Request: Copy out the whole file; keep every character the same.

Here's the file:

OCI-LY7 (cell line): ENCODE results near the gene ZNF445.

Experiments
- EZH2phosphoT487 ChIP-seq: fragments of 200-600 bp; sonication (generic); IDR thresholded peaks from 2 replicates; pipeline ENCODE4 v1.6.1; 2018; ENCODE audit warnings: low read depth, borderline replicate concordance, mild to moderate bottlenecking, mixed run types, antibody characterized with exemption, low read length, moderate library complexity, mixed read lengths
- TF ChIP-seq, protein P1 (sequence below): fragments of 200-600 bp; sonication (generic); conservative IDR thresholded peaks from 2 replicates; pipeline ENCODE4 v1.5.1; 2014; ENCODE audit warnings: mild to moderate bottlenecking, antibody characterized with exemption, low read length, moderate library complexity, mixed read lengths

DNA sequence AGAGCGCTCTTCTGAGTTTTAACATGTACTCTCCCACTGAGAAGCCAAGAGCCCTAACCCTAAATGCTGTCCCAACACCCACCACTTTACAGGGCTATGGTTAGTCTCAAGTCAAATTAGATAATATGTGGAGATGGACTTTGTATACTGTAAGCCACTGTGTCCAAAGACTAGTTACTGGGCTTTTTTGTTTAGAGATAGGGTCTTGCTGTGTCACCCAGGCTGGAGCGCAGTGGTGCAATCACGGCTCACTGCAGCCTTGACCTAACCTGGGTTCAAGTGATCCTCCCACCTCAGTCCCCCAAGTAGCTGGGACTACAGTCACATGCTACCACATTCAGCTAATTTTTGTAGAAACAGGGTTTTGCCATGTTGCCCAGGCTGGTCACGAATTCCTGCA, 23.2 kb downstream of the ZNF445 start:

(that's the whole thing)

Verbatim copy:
OCI-LY7 (cell line): ENCODE results near the gene ZNF445.

Experiments
- EZH2phosphoT487 ChIP-seq: fragments of 200-600 bp; sonication (generic); IDR thresholded peaks from 2 replicates; pipeline ENCODE4 v1.6.1; 2018; ENCODE audit warnings: low read depth, borderline replicate concordance, mild to moderate bottlenecking, mixed run types, antibody characterized with exemption, low read length, moderate library complexity, mixed read lengths
- TF ChIP-seq, protein P1 (sequence below): fragments of 200-600 bp; sonication (generic); conservative IDR thresholded peaks from 2 replicates; pipeline ENCODE4 v1.5.1; 2014; ENCODE audit warnings: mild to moderate bottlenecking, antibody characterized with exemption, low read length, moderate library complexity, mixed read lengths

DNA sequence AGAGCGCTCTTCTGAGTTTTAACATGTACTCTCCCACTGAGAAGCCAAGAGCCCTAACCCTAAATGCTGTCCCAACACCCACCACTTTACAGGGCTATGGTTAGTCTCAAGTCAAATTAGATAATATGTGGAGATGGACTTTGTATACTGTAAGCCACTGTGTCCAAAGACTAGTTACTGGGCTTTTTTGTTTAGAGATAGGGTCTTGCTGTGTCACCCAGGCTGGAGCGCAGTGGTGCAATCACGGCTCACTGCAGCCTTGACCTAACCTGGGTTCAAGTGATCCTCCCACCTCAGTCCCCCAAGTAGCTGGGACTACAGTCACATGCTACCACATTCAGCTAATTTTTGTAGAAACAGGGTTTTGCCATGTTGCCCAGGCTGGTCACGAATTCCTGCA, 23.2 kb downstream of the ZNF445 start: